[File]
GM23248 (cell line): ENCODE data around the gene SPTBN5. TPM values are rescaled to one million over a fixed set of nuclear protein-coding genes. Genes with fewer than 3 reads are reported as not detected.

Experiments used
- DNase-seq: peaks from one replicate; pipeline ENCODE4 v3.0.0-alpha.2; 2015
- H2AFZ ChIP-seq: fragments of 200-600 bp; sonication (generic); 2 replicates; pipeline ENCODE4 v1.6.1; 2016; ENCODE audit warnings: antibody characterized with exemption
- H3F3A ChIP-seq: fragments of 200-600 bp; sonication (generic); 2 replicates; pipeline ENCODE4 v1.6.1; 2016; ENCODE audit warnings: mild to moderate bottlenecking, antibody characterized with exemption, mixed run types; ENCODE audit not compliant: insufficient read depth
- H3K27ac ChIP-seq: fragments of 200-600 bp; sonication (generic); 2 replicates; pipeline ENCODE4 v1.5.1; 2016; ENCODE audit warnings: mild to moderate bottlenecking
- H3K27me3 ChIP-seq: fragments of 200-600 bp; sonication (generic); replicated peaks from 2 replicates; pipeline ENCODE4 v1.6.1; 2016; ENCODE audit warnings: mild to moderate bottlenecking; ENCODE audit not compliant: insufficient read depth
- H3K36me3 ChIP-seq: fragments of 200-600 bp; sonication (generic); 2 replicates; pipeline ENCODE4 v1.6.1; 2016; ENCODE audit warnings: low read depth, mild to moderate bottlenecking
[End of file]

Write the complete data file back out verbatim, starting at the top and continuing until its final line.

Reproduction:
GM23248 (cell line): ENCODE data around the gene SPTBN5. TPM values are rescaled to one million over a fixed set of nuclear protein-coding genes. Genes with fewer than 3 reads are reported as not detected.

Experiments used
- DNase-seq: peaks from one replicate; pipeline ENCODE4 v3.0.0-alpha.2; 2015
- H2AFZ ChIP-seq: fragments of 200-600 bp; sonication (generic); 2 replicates; pipeline ENCODE4 v1.6.1; 2016; ENCODE audit warnings: antibody characterized with exemption
- H3F3A ChIP-seq: fragments of 200-600 bp; sonication (generic); 2 replicates; pipeline ENCODE4 v1.6.1; 2016; ENCODE audit warnings: mild to moderate bottlenecking, antibody characterized with exemption, mixed run types; ENCODE audit not compliant: insufficient read depth
- H3K27ac ChIP-seq: fragments of 200-600 bp; sonication (generic); 2 replicates; pipeline ENCODE4 v1.5.1; 2016; ENCODE audit warnings: mild to moderate bottlenecking
- H3K27me3 ChIP-seq: fragments of 200-600 bp; sonication (generic); replicated peaks from 2 replicates; pipeline ENCODE4 v1.6.1; 2016; ENCODE audit warnings: mild to moderate bottlenecking; ENCODE audit not compliant: insufficient read depth
- H3K36me3 ChIP-seq: fragments of 200-600 bp; sonication (generic); 2 replicates; pipeline ENCODE4 v1.6.1; 2016; ENCODE audit warnings: low read depth, mild to moderate bottlenecking